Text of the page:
There’s a great discussion going on over at InfoQ about the role and future of REST in light of WebSockets. Mark Little’s article collects a handful of quotes and opinions around the topic, giving a well rounded view. With a few exceptions there is a consensus that while WebSockets may not completely take over Web Services and REST, there is a paradigm shift going into that direction. Here are a few of the interesting opinions:
The true bi-directional capability offered by WebSockets is a first for any HTTP-borne protocol. It is something that neither SOAP nor REST have. And which Comet/push/long-polling can only emulate, inefficiently. The bi-directional capability is inherently so good that you could tunnel a real-time TCP protocol such as Remote Desktop or VNC over a WebSocket, if you wanted.
Speaking of VNC over WebSocket – check out the demo below along with this blog post: VNC over WebSocket:
Some like to suggest that REST over WebSocket is the way to go, offering somehow best of both worlds. Given that REST is heavily HTTP based, this doesn’t sound like a good idea. Frank Greco from Kaazing offered his view in the form of a comment to Shay Banon’s Rest and WebSockets article:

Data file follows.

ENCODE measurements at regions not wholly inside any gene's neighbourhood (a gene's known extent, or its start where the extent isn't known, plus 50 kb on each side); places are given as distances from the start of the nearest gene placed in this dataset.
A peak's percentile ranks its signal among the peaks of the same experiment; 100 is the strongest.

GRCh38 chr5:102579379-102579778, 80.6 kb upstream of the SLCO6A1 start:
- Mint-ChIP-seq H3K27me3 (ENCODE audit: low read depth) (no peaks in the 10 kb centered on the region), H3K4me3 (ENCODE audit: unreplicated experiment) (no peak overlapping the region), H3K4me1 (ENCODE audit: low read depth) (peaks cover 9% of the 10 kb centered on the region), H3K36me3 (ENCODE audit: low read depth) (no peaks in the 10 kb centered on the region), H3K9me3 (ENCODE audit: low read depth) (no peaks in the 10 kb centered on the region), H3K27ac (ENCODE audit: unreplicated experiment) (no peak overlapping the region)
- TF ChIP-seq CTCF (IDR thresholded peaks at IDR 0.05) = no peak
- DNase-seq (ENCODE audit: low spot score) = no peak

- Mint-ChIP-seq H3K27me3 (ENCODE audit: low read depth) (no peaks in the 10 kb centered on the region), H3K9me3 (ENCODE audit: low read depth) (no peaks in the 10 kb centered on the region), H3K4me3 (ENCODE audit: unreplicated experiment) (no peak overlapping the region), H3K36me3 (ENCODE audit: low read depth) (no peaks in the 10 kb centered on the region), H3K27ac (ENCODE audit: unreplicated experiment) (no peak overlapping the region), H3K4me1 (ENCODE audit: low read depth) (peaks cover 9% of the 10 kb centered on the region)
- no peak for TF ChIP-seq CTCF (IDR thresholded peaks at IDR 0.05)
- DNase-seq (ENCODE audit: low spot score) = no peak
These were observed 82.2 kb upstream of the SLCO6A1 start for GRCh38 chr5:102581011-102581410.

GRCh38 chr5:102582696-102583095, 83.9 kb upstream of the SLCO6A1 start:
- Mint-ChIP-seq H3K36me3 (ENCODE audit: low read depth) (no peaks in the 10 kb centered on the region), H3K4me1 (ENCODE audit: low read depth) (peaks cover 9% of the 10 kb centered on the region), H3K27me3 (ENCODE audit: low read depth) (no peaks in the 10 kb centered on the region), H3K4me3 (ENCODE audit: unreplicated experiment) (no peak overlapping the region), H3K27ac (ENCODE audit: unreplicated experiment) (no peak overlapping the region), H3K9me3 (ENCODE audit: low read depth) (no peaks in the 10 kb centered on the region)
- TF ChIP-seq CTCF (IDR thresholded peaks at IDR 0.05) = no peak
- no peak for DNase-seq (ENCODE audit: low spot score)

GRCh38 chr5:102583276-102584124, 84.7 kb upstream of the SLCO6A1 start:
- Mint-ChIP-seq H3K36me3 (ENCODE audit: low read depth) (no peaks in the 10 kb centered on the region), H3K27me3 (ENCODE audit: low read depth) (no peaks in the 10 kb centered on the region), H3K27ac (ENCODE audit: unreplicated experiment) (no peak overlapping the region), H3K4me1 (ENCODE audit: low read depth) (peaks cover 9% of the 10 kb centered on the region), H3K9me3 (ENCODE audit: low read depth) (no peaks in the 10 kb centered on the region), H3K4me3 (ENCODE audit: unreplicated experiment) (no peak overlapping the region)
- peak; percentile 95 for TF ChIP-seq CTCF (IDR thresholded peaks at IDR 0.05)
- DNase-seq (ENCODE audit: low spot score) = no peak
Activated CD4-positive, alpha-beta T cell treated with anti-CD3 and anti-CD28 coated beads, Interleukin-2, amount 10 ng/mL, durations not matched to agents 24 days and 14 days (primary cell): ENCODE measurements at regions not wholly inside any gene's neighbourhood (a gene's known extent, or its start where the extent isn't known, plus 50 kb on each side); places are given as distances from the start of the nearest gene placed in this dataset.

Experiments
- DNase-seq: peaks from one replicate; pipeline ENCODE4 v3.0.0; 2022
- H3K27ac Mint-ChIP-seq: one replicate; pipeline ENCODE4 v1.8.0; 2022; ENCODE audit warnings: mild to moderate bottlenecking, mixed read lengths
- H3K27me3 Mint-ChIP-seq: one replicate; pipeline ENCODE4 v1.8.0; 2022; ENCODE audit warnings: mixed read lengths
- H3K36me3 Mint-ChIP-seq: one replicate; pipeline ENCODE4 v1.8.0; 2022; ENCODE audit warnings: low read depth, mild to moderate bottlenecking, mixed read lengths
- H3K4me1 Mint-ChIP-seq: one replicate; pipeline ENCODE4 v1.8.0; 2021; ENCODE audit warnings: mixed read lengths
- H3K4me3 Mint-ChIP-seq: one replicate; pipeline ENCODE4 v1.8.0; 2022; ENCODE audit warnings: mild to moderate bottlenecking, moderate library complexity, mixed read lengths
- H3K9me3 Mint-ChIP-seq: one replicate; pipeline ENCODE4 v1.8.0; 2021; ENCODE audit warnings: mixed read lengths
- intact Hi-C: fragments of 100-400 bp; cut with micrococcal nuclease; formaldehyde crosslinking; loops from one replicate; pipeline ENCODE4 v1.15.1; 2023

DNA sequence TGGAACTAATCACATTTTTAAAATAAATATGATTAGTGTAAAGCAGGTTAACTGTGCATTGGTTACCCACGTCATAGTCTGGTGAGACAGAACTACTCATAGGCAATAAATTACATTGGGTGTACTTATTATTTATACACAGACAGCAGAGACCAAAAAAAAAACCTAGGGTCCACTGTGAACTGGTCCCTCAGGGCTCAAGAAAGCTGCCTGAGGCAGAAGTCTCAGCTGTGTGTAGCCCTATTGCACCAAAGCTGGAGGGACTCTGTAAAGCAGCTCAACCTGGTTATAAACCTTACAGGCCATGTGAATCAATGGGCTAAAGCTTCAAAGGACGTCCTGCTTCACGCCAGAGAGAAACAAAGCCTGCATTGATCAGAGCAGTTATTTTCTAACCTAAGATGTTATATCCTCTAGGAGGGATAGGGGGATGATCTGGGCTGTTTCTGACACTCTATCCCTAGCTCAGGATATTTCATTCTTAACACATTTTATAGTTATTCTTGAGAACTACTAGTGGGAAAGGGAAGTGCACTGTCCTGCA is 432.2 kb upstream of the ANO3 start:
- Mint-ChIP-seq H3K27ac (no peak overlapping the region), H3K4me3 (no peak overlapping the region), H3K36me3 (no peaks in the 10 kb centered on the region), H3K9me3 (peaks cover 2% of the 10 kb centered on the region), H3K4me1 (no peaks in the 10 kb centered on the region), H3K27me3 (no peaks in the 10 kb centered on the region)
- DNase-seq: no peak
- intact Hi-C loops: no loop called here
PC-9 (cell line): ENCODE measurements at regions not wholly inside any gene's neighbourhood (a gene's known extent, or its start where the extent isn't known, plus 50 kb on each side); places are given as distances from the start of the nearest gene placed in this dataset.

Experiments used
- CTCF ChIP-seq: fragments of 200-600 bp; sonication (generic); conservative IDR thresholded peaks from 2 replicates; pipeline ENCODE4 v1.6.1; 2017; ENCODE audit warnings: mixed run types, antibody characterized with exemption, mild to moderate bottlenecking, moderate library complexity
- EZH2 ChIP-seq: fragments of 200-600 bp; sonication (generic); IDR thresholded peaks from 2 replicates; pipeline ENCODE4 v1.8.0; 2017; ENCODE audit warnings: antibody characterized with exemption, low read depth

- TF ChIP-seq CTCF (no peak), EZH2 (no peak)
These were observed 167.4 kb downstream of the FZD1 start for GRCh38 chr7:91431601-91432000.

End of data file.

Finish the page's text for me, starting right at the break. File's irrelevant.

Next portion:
REST and WebSocket communication seems to be two different types of distributed computing plumbing. REST is the old-school, sit on top of HTTP, synchronous style of web rpc. WebSocket is the newer, sit along side HTTP, usually asynchronous style of web communication. Imho, in the long term, WebSocket will dramatically reduce the need for REST for WAN computing. With WebSocket, all the protocols we’ve known and loved for the past few decades can now be extended over the web without the clumsy and performance-sucking mapping to HTTP.
And Kaazing has implemented many of the protocols and APIs over WebSocket that Frank talks about.
Finally, an observation to Mark Little’s collection: in a similar way to the WebSocket wire protocol, Kaazing has contributed big time to the InfoQ article: three article links in the intro section and a quote in the body of the article are authored by Kaazing engineers: